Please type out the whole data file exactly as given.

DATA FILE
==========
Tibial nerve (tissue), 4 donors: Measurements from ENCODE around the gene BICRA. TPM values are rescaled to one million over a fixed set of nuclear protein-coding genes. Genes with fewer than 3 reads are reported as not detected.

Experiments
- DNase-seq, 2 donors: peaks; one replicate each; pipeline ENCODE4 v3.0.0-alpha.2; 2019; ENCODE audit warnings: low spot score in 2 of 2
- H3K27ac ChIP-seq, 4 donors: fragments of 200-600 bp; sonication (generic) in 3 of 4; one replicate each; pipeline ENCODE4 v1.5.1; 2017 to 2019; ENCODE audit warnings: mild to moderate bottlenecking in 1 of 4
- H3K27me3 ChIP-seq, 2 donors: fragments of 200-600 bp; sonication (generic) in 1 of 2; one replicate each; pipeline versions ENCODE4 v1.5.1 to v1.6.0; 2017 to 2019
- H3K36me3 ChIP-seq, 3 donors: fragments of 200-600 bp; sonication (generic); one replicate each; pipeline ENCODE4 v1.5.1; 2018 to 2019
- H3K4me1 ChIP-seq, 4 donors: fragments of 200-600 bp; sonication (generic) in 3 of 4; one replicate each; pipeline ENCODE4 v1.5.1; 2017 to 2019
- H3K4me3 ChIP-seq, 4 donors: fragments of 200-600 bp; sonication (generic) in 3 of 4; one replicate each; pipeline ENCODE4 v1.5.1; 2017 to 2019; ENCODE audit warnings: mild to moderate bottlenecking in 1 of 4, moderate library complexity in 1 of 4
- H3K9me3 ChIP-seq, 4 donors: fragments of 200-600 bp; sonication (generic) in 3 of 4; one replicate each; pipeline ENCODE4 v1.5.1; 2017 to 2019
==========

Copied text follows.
Tibial nerve (tissue), 4 donors: Measurements from ENCODE around the gene BICRA. TPM values are rescaled to one million over a fixed set of nuclear protein-coding genes. Genes with fewer than 3 reads are reported as not detected.

Experiments
- DNase-seq, 2 donors: peaks; one replicate each; pipeline ENCODE4 v3.0.0-alpha.2; 2019; ENCODE audit warnings: low spot score in 2 of 2
- H3K27ac ChIP-seq, 4 donors: fragments of 200-600 bp; sonication (generic) in 3 of 4; one replicate each; pipeline ENCODE4 v1.5.1; 2017 to 2019; ENCODE audit warnings: mild to moderate bottlenecking in 1 of 4
- H3K27me3 ChIP-seq, 2 donors: fragments of 200-600 bp; sonication (generic) in 1 of 2; one replicate each; pipeline versions ENCODE4 v1.5.1 to v1.6.0; 2017 to 2019
- H3K36me3 ChIP-seq, 3 donors: fragments of 200-600 bp; sonication (generic); one replicate each; pipeline ENCODE4 v1.5.1; 2018 to 2019
- H3K4me1 ChIP-seq, 4 donors: fragments of 200-600 bp; sonication (generic) in 3 of 4; one replicate each; pipeline ENCODE4 v1.5.1; 2017 to 2019
- H3K4me3 ChIP-seq, 4 donors: fragments of 200-600 bp; sonication (generic) in 3 of 4; one replicate each; pipeline ENCODE4 v1.5.1; 2017 to 2019; ENCODE audit warnings: mild to moderate bottlenecking in 1 of 4, moderate library complexity in 1 of 4
- H3K9me3 ChIP-seq, 4 donors: fragments of 200-600 bp; sonication (generic) in 3 of 4; one replicate each; pipeline ENCODE4 v1.5.1; 2017 to 2019